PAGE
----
Today’s guest post comes from Martina Bredenbröcker, Assistant Lecturer at the University of Paderborn, Germany. Originally a teacher at primary school level and co-author of Sally, a textbook for EFL at German primary schools, she is currently working on her PhD thesis in English Linguistics.
German has quite a tradition as the language of cultural and natural sciences. In the past, scholars like Humboldt and Schleiermacher combined the literary German with scientific German to become something known as Deutsche Wissenschaftssprache (the German language of science). It formed the basis of a new academic culture which went hand in hand with the foundation of the German university system of the 19th and 20th century.
The rise of the Nazis and the ensuing exodus of the Jewish intelligentsia are among the reasons why German as the language of science began losing some of its importance. Later on, globalization played its part, with the rise of English as a global language, a role in which it has replaced German almost completely. Especially for scientists nowadays the dictum “Publish in English or perish in German” holds true. One of the drawbacks of this development lies in the fact that it is accompanied by a simplification of English, with the consequent loss of many linguistic nuances. It restricts itself to a form of low-profile intercultural communication. This is different from the role Latin once played in the realms of religion and science because then, only a few scholars with a high mastery of the Latin language discussed mainly religious topics.
Another problem is that researchers generally think and reason in their mother tongues. Some concepts are not easily transferable and thus insights and findings are in danger of becoming superficial and trivial, as the German Kulturrat bemoans.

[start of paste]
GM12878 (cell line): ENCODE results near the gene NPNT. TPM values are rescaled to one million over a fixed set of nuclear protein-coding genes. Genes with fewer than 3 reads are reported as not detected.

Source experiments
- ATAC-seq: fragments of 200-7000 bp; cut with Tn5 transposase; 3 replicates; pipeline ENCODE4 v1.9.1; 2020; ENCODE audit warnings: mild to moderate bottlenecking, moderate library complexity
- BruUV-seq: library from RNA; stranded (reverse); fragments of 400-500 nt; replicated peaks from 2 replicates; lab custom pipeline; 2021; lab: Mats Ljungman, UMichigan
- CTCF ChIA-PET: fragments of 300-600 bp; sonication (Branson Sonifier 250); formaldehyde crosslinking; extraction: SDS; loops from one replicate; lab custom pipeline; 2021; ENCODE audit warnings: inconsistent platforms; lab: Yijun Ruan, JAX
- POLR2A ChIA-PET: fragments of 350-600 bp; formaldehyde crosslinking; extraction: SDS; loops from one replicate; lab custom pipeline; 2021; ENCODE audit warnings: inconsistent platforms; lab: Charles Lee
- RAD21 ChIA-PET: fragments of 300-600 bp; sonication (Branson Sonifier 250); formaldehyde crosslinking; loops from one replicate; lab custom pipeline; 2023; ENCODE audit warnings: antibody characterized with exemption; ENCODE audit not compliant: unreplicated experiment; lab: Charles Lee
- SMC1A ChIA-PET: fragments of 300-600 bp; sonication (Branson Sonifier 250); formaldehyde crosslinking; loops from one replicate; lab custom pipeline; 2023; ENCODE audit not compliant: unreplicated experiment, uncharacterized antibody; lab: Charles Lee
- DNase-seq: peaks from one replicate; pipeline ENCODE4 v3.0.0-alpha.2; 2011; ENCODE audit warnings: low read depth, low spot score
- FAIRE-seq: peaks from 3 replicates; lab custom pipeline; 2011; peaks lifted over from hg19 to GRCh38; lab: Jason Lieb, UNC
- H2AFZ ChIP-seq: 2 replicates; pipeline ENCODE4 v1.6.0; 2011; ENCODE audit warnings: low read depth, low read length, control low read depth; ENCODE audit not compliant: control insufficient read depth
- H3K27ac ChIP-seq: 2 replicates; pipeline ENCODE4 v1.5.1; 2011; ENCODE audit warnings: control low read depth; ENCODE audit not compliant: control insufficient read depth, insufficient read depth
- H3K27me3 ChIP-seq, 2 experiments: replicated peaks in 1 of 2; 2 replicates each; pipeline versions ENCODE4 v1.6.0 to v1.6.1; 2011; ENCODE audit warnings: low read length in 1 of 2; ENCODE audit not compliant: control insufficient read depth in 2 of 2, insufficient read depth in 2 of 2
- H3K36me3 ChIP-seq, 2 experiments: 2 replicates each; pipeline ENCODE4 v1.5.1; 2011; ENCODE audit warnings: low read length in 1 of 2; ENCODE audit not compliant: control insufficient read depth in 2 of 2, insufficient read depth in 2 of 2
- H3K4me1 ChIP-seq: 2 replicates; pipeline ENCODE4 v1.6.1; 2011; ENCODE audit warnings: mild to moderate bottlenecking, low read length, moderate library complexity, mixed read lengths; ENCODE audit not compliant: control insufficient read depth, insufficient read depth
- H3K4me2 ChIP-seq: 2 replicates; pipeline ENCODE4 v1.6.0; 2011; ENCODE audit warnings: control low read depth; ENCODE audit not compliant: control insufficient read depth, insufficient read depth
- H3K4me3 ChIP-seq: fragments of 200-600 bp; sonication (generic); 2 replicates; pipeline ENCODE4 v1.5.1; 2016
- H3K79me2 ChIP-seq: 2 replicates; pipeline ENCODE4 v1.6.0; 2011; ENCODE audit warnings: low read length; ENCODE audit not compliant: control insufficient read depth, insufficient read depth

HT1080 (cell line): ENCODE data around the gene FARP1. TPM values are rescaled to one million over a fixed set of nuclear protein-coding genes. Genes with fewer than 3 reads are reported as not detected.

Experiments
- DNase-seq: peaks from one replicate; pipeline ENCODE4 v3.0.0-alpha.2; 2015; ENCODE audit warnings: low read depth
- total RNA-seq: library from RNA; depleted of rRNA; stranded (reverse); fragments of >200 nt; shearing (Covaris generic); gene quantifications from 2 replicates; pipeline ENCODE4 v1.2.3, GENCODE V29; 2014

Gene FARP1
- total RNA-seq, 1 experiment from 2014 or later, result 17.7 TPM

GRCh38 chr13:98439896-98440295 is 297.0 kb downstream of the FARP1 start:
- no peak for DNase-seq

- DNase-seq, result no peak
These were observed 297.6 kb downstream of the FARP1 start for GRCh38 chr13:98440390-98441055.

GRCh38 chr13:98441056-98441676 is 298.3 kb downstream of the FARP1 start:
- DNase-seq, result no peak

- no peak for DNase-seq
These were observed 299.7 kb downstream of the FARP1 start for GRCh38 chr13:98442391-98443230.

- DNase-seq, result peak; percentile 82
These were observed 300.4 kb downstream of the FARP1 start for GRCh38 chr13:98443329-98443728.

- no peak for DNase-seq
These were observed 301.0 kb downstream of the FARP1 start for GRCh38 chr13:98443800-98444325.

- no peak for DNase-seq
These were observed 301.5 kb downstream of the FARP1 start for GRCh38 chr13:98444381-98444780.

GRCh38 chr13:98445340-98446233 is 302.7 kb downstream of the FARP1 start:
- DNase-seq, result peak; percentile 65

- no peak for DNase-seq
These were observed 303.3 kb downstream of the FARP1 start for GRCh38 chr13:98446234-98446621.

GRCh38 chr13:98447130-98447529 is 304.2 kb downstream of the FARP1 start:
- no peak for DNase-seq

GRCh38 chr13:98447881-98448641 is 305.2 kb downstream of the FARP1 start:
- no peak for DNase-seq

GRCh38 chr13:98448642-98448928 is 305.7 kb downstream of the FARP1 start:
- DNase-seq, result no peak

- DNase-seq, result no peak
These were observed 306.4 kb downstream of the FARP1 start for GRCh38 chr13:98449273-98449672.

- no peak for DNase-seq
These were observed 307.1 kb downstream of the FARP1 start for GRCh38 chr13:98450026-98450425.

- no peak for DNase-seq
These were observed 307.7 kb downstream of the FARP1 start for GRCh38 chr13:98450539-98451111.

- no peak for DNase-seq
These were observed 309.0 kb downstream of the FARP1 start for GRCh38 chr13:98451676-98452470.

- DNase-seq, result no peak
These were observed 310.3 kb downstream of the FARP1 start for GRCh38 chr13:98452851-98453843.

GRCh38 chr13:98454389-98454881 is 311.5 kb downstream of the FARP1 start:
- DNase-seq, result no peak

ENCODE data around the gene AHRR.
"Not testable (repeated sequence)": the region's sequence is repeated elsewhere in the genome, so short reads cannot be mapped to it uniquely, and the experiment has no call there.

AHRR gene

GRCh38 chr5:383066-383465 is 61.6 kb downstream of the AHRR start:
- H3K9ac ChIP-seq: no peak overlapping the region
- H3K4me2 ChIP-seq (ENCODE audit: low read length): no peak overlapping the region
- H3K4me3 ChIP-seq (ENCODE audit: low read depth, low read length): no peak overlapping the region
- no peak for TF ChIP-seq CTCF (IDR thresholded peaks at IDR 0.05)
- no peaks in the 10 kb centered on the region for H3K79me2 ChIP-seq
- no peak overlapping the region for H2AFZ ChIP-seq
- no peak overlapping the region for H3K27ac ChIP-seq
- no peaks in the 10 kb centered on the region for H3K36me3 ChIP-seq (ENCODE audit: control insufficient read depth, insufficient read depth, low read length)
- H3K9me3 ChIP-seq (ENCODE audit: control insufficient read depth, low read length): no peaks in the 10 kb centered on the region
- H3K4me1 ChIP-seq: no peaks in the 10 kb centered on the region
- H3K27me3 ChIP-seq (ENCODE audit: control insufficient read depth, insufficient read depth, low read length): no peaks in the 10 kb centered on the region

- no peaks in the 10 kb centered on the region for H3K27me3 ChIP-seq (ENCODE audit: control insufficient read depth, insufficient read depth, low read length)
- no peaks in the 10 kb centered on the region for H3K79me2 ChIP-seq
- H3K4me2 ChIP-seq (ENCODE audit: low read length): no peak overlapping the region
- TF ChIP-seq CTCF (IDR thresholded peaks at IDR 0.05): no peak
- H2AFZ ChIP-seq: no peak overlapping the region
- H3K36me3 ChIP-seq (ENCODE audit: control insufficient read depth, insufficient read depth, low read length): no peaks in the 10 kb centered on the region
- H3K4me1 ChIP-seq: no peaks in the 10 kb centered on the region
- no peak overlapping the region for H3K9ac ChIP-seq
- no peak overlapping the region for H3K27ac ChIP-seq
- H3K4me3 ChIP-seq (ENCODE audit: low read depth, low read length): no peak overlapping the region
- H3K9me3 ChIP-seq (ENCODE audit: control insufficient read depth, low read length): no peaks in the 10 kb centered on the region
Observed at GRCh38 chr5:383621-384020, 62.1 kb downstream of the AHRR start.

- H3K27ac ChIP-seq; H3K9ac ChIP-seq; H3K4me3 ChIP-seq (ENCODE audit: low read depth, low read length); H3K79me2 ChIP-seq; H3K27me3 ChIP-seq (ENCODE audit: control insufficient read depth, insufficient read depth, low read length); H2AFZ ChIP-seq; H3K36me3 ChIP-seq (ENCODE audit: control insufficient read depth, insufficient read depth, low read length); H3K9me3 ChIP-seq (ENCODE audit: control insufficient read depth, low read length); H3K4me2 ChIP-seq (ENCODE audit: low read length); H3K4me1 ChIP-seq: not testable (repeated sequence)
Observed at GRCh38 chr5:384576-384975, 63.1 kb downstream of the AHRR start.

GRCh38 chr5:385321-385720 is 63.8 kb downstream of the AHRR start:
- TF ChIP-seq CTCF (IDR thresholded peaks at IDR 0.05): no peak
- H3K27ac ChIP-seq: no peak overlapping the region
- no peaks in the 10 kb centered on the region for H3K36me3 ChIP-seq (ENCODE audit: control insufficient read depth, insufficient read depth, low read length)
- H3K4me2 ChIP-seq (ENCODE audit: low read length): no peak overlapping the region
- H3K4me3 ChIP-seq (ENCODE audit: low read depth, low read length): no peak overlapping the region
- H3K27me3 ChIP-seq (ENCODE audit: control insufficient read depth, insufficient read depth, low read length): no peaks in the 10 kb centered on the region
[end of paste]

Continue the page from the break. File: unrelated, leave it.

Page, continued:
Thorough as we usually are in Germany, we have totally submitted ourselves to the dominance of English. Hence Anglicisms or “Denglish” (a blend of deutsch and English) is pervasive in our daily lives. Here are some examples:
– In German cities, you buy a train ticket at the mobility center of the Deutsche Bahn.
– When scanning vacancy notices in German newspapers, you’ll find jobs like Sales Manager, Account Manager, Front Desk Manager. Even the caretaker (Hausmeister) is now usually called a Facility Manager.
– A look at the world of advertising is even more amusing. Most German companies use English slogans because they consider them to be hip and up-to-date. One example is the title of this post: “Come in and find out”. The Douglas perfumeries used this slogan some years ago in order to attract customers. But – as a study revealed – their target group interpreted it as “Come in and try to find the way out again” which obviously was not the message Douglas intended to convey.
– We Germans even invent pseudo-Anglicisms that either do not exist in English at all or mean something completely different. Here is a list of some of them. (Feel free to do some guessing, you can find the key at the bottom.)
Handy, Base Cap, Beamer, Beauty Farm, Flipper, Partner Look, Messie, Public Viewing, Pullunder, Slip, Smoking, Tramper, Shooting Star
As a linguist specializing in English, I personally have no problem with its dominance. However, according to a study from 2010,a majority of German adults (61%) do not feel so positive about it. The simple reason is that many of them have little or no understanding of English. So with this fact in mind, the question arises whether it really makes sense to have English replace German in so many aspects of our daily lives?
Key: Handy (mobile phone), Base Cap (baseball cap), Beamer (projector), Beauty Farm (spa), Flipper (pinball), Partner Look (matching outfits), Messie (a person suffering from compulsive hoarding), Public Viewing (public showing of football matches), Pullunder (slipover), Slip (briefs), Smoking (tuxedo), Tramper (hitchhiker), Shooting Star (overnight success).
For more blog posts in this series discussing the dominance of English, or English as a lingua franca, please see this page.Email this Post
Very entertaining and educational piece of reading, Martina! Thank you. And even though I knew how influenced Swedish is by German, I was surprised to see how many similar words from your “Denglish” I find in our “Swenglish”. For instance Smoking, Flipper and Shooting Star is used in the same way in Swedish.
If you want to learn some Swedish words (maybe you’ll find some similarities in German!) I suggest you check out my latest blogpost at Keewords: http://www.keewords.com/en/2013/03/13/the-winter-words/ 🙂
Best of luck on your continued studies and research.